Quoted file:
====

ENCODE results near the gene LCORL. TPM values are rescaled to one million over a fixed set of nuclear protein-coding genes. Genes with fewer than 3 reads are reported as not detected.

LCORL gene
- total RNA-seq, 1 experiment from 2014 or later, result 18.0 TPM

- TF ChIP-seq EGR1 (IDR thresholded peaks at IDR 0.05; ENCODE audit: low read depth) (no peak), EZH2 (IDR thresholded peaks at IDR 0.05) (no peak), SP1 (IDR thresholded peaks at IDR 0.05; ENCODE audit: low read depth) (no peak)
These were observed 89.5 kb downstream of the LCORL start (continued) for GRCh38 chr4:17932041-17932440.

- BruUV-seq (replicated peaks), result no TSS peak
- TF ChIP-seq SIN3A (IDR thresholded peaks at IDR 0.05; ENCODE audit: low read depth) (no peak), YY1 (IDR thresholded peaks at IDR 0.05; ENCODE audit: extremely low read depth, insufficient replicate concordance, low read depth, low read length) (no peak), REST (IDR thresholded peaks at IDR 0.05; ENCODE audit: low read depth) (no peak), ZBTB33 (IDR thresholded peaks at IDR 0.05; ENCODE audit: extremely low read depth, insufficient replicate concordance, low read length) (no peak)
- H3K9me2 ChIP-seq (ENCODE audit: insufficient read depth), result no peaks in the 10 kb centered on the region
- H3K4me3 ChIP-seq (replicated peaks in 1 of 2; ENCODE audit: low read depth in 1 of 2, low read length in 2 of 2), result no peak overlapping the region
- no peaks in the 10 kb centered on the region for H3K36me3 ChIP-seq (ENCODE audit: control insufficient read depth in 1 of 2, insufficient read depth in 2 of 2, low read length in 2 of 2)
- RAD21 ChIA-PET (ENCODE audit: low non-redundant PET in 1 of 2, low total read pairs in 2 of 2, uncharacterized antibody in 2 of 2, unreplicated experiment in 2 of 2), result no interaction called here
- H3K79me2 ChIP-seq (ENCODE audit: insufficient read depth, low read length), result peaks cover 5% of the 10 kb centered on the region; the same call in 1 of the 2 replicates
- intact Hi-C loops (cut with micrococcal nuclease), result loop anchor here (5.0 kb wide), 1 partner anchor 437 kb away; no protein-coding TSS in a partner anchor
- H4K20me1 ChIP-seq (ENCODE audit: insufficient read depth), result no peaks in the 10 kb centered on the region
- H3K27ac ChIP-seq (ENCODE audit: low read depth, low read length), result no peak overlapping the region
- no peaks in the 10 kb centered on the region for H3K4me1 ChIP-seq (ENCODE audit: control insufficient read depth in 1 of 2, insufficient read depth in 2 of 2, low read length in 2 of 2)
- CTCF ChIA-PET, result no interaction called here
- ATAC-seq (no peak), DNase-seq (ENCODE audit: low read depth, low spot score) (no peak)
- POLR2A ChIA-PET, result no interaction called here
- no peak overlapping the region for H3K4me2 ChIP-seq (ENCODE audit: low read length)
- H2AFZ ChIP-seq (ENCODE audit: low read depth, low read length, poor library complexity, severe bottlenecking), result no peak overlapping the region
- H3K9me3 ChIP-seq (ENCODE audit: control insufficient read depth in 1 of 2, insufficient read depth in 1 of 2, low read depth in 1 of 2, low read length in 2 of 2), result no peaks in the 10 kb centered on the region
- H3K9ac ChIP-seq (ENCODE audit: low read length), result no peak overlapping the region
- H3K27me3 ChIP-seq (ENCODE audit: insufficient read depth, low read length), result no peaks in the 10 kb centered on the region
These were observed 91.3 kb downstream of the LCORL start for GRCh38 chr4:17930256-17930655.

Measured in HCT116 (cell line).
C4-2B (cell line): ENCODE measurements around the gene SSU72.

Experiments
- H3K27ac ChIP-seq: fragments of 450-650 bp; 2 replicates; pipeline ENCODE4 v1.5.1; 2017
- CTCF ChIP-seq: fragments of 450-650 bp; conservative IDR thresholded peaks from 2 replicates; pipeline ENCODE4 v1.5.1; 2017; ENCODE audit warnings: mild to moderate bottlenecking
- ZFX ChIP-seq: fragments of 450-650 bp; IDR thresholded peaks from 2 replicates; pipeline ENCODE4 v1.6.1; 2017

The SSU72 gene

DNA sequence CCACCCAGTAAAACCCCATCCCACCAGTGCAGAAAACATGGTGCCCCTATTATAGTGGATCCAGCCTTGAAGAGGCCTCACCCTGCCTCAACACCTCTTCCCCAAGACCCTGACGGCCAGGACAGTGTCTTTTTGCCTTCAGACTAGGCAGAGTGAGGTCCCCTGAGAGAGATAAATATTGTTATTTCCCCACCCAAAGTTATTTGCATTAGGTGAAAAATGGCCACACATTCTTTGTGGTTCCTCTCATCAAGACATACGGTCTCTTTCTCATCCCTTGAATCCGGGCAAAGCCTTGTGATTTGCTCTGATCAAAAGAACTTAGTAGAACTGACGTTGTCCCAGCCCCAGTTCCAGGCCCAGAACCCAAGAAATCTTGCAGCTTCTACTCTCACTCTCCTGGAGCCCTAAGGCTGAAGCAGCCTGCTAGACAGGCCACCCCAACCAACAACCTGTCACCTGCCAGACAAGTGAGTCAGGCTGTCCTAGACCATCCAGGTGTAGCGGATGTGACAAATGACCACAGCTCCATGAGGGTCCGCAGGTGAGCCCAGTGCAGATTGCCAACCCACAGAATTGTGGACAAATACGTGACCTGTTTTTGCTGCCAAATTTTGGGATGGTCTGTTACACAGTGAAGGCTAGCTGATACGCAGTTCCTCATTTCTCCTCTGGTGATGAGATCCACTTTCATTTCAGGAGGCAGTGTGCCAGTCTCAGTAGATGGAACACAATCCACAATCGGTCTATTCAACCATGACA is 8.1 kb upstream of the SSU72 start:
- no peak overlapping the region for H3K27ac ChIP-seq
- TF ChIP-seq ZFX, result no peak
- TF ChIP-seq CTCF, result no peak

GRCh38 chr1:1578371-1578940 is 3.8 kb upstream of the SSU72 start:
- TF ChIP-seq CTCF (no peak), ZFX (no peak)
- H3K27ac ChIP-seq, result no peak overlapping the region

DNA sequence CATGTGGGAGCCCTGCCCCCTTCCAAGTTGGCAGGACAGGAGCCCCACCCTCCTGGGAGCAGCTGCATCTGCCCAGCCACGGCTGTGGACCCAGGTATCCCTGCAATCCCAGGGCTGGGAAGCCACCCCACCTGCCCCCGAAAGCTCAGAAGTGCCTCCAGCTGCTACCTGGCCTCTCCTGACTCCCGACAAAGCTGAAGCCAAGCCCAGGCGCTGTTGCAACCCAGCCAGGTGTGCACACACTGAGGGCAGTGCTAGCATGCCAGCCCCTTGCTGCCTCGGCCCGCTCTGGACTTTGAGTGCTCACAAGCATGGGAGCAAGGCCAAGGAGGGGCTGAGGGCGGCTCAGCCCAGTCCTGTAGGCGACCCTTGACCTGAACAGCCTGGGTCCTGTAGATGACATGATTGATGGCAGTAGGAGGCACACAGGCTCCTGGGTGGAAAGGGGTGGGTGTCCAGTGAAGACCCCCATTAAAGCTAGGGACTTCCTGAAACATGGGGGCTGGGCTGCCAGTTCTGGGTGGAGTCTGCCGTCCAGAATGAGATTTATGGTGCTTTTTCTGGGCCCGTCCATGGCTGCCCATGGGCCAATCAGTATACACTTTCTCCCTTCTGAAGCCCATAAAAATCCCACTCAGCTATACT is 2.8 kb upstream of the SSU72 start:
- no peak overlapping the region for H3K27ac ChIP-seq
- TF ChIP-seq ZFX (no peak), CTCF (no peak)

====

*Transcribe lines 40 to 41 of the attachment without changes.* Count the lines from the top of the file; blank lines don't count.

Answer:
DNA sequence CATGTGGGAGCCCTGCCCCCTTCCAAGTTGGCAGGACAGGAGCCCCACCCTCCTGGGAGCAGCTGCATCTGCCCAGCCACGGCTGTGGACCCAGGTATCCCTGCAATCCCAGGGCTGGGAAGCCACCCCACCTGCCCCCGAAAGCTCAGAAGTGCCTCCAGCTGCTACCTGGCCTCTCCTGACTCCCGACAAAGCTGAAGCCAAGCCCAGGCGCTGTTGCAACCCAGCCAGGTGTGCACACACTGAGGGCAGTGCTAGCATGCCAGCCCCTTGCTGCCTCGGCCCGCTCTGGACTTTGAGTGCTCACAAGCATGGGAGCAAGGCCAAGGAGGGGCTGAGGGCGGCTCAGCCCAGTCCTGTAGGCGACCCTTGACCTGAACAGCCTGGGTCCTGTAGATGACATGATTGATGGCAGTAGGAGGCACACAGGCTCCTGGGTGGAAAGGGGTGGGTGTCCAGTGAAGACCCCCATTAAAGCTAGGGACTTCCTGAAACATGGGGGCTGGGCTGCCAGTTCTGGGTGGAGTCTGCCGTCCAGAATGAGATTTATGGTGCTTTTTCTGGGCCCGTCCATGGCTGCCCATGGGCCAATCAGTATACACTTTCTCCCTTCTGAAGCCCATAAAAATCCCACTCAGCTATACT is 2.8 kb upstream of the SSU72 start:
- no peak overlapping the region for H3K27ac ChIP-seq